HUFFMAN: So we actually started talking about these changes, including with Christian and the other third-party apps, back in April. They all knew this was coming. What they didn't know was the price. Now, the two largest apps, Apollo and another one called Reddit Is Fun, have just decided they don't want to participate going forward. So they're shutting down at the end of this month. The other third-party apps we are in conversations with and there are areas of opportunity to be more flexible, to give longer transition times, to go a little deeper - for folks who want to have productive conversations with us, we're here. We're having those conversations.

INSKEEP: The folks at Apollo, I guess, would not say that they don't feel like participating, but that they cannot pay the price that you are charging. Is there a case to be made that you've charged too much here, that you are going to drive people out of business?

HUFFMAN: The cost is the cost. So it costs us tens of millions of dollars a year in pure infra - meaning infrastructure...

INSKEEP: Right.

HUFFMAN: ...All the work that goes into supporting that. And then the opportunity cost of not having those users on our advertising platform...

INSKEEP: Right.

HUFFMAN: ...Is really significant. So at the end of the day, it's simply expensive to run an app like Reddit. But it can be done. And if you want to do it, we're here to try to make it work.

INSKEEP: So you would deny that you're trying to drive the third-party apps out of business?

HUFFMAN: I deny that, yes. But like I said, we're still talking to a handful of the other third-party apps. And we'll see if we can make it work.

INSKEEP: You probably know that some analysts are connecting a lot of different news items from the world of social media - this Reddit story, what's happening at Twitter, what has happened at Facebook - and are concluding that you are in this sector that has had a business model that just fundamentally doesn't make sense, maybe never made sense, the idea that people would use everything for free and then they would be monetized through advertising or some other way. And we're now finding out there just isn't enough money to sustain that. Is that the way that you see social media right now?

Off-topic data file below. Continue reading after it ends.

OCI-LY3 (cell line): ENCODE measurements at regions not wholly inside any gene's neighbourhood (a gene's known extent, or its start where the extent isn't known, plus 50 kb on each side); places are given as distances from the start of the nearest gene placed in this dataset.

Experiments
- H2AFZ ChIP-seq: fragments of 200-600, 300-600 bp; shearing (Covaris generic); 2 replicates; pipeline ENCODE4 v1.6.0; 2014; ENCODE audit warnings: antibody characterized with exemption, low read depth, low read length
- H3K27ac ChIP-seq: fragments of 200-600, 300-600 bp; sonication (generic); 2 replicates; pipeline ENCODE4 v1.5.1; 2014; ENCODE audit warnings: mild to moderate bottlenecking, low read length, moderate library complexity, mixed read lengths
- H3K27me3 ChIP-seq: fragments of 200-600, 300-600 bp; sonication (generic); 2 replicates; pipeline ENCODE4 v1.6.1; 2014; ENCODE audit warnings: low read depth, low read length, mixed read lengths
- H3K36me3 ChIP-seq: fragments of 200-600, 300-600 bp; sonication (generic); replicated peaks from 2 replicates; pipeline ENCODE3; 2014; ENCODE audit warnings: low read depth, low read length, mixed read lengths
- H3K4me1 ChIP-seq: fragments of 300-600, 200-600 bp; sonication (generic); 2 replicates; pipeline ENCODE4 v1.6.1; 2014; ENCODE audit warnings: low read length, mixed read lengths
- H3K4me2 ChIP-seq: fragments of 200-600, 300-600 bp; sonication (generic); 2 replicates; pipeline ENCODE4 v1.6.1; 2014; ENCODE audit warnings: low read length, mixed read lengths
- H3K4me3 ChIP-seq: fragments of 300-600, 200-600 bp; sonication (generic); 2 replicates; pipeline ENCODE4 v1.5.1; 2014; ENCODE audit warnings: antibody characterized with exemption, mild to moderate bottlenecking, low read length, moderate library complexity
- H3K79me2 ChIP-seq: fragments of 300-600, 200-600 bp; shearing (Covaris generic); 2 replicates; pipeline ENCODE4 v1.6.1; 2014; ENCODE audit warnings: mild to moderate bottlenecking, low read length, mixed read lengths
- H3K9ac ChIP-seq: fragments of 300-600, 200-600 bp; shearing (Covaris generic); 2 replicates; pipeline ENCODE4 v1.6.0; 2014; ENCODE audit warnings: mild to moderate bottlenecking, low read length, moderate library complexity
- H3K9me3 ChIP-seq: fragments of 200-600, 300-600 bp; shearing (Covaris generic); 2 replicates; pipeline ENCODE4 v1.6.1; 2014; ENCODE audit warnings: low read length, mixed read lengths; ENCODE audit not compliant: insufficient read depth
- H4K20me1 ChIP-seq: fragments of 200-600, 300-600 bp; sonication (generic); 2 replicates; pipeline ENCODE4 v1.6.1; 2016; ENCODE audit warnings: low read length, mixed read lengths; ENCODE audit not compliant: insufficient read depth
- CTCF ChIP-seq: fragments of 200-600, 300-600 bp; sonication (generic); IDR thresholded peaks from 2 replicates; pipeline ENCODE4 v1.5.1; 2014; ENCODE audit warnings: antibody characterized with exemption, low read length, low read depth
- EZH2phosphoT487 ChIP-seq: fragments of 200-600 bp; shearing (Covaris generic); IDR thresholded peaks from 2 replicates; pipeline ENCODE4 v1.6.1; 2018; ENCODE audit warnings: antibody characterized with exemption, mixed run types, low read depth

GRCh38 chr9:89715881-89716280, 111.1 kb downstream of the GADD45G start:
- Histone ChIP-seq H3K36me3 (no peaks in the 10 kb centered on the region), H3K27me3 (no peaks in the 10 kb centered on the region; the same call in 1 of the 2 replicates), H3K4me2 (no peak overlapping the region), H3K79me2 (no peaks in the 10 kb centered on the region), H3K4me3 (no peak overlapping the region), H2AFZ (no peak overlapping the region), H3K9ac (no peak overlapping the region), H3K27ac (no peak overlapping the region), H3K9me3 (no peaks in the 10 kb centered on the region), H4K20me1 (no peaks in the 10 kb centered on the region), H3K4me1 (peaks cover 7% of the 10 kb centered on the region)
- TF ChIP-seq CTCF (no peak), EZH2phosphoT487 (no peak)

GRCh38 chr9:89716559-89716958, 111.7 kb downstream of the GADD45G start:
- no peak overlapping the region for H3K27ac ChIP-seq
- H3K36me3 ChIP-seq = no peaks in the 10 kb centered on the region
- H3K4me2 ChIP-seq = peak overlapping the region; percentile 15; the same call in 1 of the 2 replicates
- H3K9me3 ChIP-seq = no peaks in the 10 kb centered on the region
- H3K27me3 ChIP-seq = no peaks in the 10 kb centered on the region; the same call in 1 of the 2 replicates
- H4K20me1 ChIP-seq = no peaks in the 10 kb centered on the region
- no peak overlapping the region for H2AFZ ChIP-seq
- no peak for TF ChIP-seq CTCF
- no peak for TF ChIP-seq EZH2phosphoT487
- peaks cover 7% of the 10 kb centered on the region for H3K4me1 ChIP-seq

HUFFMAN: Are you telling me that Facebook, one of the largest and most profitable companies of all time, is not making it work?

INSKEEP: (Laughter) I'm telling you I think their profits have gone down, sure. And I see - I don't know what's going on at Twitter. So you tell me if there's a story there or not.

HUFFMAN: So the business model absolutely works. So if you look at two of the largest companies on Earth, Google and Facebook, they make a lot of money. The business model works. Now, Twitter and Reddit, we're a lot smaller than those companies. But, you know, we have aspirations to be bigger. Our changes are a reflection of that. We had a tough week last week as well. We let some people go on a layoff. But long term, it's actually a great business model. And it can be really effective. And I think one of the things I like about it is it's actually also fairly transparent. As a user, you know what you're getting, right? You come to a platform like Reddit or any of the others we've mentioned, and you see the ads. It's not complicated. It can be complex, but it's not complicated.

INSKEEP: Well, Steve Huffman, thanks very much.

I've enjoyed talking with you.

HUFFMAN: My pleasure, Steve. Be well.

INSKEEP: He's the CEO of the social media company Reddit.